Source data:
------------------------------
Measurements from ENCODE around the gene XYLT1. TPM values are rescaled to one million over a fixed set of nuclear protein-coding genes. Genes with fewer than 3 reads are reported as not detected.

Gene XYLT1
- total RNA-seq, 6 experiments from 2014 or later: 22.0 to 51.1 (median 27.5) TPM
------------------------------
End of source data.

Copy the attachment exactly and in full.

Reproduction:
Measurements from ENCODE around the gene XYLT1. TPM values are rescaled to one million over a fixed set of nuclear protein-coding genes. Genes with fewer than 3 reads are reported as not detected.

Gene XYLT1
- total RNA-seq, 6 experiments from 2014 or later: 22.0 to 51.1 (median 27.5) TPM